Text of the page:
Grace's Guide

British Industrial History

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London General Omnibus Co

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Im1935STY-LGOC.jpg
Omnibus Chassis. 1906.
Top View, Omnibus Chassis. 1906.
1911. LGOC B-type. Reg No: LA 9928. Exhibit at the London Transport Museum
1911. LGOC B-type. Reg No: LA 9928. Exhibit at the London Transport Museum
1922.
1922.
1922.
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July 1923.
1923.
1956. Advertising Grape Nuts.
1923. Advertising Lipton's Tea and Pears Soap.
July 1924.
August 1928.
Exhibit at Beamish Museum.
Exhibit at Beamish Museum.

The London General Omnibus Co or LGOC played a significant part in the history of transport of London. It was the principal bus operator in London between 1855 and 1933. It was also, for a short period between 1909 and 1912, a motor bus manufacturer. [1].

1855 The Compagnie Generale des Omnibus de Londres, an Anglo-French enterprise, was founded to amalgamate and regulate the many independent horse-drawn omnibus services then operating in London. [2]

1855 The company was established under French laws. [3]

1856 The company began operating horse bus services in London. By the end of that year it was the largest bus operator in the capital, owning 600 buses - 75% of the total. It bought out hundreds of independently-owned buses and established a consistent level of service for its fleet.

1859 The London General Omnibus Company was formed on 1 January to replace the Anglo-French company.

1902 LGOC began using motor omnibuses.

1908 The LGOC bought the Road Car Co, the Vanguard Co[4], and all its other main rivals, thereby gaining an almost total monopoly in London.

1909 LGOC began producing motor omnibuses for its own use, at works established in premises inherited from Vanguard at Blackhorse Lane, Walthamstow, London. The first model built was the LGOC X-type, which was designed by Frank Searle, LGOC's chief engineer. The X-type was followed by the LGOC B-type, from the same designer.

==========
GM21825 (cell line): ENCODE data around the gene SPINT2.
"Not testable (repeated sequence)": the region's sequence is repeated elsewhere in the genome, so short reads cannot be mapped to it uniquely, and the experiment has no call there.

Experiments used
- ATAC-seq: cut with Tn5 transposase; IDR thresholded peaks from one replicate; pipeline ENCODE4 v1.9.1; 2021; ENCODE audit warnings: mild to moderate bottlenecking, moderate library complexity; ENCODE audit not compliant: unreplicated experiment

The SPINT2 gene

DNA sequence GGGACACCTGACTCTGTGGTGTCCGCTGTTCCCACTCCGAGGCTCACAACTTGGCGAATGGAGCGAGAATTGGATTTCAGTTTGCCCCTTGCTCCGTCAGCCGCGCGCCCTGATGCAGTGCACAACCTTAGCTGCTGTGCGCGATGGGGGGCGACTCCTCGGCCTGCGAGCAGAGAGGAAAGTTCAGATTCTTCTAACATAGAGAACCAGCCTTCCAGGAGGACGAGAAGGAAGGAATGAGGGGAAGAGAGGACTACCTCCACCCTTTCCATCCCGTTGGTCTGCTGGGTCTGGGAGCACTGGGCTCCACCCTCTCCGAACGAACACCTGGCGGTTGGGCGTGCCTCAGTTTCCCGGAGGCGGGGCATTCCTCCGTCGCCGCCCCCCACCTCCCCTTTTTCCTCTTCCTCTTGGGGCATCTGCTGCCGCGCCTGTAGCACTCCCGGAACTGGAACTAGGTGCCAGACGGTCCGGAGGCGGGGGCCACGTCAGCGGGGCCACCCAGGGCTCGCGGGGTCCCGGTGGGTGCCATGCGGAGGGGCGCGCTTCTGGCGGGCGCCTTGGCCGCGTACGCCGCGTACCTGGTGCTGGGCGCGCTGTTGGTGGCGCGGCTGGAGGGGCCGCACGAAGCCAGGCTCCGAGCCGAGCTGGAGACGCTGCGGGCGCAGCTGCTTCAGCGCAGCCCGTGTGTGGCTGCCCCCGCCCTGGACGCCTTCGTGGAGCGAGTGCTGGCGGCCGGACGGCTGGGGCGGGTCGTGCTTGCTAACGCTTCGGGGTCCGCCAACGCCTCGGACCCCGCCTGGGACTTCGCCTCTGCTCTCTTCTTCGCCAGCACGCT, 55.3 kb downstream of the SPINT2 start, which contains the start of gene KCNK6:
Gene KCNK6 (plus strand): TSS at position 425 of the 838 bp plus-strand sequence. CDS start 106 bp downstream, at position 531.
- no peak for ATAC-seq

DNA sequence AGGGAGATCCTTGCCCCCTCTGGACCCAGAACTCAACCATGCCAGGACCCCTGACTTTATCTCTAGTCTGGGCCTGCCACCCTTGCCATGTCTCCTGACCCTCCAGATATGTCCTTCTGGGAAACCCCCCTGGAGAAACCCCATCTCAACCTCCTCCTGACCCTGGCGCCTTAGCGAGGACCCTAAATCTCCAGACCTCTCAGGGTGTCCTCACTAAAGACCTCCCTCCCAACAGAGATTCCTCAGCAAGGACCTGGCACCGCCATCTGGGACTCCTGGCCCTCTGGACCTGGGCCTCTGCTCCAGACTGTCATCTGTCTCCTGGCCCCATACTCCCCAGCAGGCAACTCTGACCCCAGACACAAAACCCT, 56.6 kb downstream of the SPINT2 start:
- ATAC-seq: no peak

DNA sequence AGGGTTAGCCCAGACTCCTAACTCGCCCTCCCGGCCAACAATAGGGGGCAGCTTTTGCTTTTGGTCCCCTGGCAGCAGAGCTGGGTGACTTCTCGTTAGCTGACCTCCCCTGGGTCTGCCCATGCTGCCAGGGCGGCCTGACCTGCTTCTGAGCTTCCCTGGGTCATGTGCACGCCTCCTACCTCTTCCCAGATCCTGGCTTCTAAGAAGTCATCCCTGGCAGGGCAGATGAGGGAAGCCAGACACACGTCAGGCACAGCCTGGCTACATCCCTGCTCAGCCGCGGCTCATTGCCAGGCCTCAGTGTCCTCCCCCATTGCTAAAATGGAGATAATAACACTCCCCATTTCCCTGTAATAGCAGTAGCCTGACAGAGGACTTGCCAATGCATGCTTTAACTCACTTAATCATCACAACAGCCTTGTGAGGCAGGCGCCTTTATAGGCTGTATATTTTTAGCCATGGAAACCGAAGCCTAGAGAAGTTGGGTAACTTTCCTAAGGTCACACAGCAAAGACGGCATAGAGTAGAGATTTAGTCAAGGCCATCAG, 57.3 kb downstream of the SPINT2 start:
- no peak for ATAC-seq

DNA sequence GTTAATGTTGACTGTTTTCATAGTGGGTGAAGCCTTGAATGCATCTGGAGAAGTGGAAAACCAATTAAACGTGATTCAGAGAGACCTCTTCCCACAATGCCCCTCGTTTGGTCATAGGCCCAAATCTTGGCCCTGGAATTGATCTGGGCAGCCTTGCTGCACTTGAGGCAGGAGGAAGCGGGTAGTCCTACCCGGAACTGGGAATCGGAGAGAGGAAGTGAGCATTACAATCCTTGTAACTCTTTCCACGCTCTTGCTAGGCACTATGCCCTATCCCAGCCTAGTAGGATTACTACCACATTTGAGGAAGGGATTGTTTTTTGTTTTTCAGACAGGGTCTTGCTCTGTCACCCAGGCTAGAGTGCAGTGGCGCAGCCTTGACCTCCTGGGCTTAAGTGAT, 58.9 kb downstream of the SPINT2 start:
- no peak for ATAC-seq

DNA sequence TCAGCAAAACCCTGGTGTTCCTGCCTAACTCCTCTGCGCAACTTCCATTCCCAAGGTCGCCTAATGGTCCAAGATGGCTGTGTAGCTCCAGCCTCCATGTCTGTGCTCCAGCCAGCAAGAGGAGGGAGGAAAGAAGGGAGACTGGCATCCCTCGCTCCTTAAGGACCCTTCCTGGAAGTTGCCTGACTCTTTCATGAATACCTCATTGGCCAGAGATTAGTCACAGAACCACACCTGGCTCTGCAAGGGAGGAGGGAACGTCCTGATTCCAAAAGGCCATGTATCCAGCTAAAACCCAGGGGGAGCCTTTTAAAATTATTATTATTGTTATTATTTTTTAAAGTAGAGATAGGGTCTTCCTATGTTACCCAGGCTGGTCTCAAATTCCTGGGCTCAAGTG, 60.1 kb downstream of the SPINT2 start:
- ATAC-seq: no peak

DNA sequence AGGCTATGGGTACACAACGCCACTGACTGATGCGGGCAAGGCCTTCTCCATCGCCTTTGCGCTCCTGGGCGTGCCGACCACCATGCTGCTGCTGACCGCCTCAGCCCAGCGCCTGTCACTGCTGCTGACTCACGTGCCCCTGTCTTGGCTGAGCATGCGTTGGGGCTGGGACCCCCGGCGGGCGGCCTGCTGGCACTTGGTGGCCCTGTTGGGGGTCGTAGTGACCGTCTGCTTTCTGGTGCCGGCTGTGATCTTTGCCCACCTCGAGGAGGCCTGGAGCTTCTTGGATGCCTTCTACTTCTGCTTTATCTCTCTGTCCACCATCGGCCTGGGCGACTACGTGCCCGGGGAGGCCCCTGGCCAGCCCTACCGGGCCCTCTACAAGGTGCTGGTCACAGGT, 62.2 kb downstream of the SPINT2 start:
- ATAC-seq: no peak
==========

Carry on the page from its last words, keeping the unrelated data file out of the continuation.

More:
1911 The last LGOC horse-drawn bus ran on 25 October.

1912 The LGOC was estimated by a competitor to have 1000 motor buses in operation[5].

1912 The Underground Electric Railways Co, which at that time owned most of the London Underground, bought the LGOC. After this, the bus manufacturing elements of the LGOC were split out to create AEC, whilst the bus operating elements continued to use the name London General.

1922 Sir Frederick Sykes was made director of the firm.[6]

1930 Formation of Green Line Coaches Ltd[7] to handle country services outside central London,

1933 The LGOC, along with the rest of the Underground Group, became part of the new London Passenger Transport Board. The name London General fell into disuse, and instead London Transport became synonymous with the red London bus.

1980s In the privatisation of London bus services in the 1980s, London Transport created a series of shadow bus operating companies with names of geographic or historic significance; one of these was christened London General in honour of the LGOC.

1996 The new London General was initially privatised by management buy-out, and acquired by the Go-Ahead Group in 1996.

Buses

1909 London General otherwise known as London General Omnibus Co started building its own buses.

The buses were built at Walthamstow overhaul works. They went on to employ 3,000 to 4,000 workers.

New chassis were produced at 30 per week. After a night shift was put into place production ran to 60 a week.

1912 the bus manufacturing elements of LGOC were split out to create AEC.

See Also

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Sources of Information

  1. [1] Wikipedia
  2. London Transport Museum [2]
  3. The Stock Exchange Year Book 1908
  4. The Times, Mar 06, 1908
  5. The Times, Feb 13, 1912
  6. The Engineer 1922/04/14
  7. Key Dates in the History of London Transport, by Transport for London
  • Ian Allan - British Buses Since 1900 - Aldridge and Morris
  • [3] Wikipedia